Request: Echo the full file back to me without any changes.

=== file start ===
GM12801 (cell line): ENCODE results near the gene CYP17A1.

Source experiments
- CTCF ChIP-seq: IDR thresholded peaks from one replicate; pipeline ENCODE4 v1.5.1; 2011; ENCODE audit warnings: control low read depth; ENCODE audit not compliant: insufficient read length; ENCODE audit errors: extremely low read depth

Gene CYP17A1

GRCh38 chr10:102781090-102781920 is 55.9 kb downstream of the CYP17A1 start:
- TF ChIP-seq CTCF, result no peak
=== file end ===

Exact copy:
GM12801 (cell line): ENCODE results near the gene CYP17A1.

Source experiments
- CTCF ChIP-seq: IDR thresholded peaks from one replicate; pipeline ENCODE4 v1.5.1; 2011; ENCODE audit warnings: control low read depth; ENCODE audit not compliant: insufficient read length; ENCODE audit errors: extremely low read depth

Gene CYP17A1

GRCh38 chr10:102781090-102781920 is 55.9 kb downstream of the CYP17A1 start:
- TF ChIP-seq CTCF, result no peak